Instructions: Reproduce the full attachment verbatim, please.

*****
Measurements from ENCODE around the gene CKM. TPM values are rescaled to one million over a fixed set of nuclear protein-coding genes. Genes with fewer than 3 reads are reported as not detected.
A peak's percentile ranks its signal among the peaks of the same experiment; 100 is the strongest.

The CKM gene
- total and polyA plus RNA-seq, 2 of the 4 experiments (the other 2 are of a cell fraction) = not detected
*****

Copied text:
Measurements from ENCODE around the gene CKM. TPM values are rescaled to one million over a fixed set of nuclear protein-coding genes. Genes with fewer than 3 reads are reported as not detected.
A peak's percentile ranks its signal among the peaks of the same experiment; 100 is the strongest.

The CKM gene
- total and polyA plus RNA-seq, 2 of the 4 experiments (the other 2 are of a cell fraction) = not detected